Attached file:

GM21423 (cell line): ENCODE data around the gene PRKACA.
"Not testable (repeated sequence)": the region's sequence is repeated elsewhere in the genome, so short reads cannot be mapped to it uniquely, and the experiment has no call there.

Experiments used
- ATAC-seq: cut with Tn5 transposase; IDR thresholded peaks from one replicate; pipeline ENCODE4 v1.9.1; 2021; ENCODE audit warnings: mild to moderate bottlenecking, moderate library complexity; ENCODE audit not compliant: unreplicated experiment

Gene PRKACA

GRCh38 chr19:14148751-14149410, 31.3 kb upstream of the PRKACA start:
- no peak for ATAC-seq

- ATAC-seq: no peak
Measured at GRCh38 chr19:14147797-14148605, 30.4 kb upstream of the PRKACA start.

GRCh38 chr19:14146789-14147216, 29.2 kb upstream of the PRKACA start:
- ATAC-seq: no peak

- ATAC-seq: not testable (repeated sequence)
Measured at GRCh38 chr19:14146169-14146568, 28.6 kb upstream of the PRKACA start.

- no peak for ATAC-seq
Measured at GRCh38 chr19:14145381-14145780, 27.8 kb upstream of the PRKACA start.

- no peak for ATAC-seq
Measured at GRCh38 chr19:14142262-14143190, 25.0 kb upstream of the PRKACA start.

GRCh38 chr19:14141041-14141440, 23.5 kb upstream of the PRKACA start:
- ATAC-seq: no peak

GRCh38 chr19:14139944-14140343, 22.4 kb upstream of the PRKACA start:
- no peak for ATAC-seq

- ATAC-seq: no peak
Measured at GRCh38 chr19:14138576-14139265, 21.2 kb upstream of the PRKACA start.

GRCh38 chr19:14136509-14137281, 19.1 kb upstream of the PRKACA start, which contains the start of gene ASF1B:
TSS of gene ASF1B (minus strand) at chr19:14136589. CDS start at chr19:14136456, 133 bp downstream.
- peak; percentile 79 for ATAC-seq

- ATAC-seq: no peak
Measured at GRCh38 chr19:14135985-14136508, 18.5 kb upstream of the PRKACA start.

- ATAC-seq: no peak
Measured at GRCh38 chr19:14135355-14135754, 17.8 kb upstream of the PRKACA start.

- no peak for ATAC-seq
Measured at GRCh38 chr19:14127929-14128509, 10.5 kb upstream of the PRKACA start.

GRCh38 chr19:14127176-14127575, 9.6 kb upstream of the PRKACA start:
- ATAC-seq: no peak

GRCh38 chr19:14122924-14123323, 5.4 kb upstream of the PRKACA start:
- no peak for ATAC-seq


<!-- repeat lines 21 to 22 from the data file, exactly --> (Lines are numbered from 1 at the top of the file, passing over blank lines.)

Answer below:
- no peak for ATAC-seq

- ATAC-seq: no peak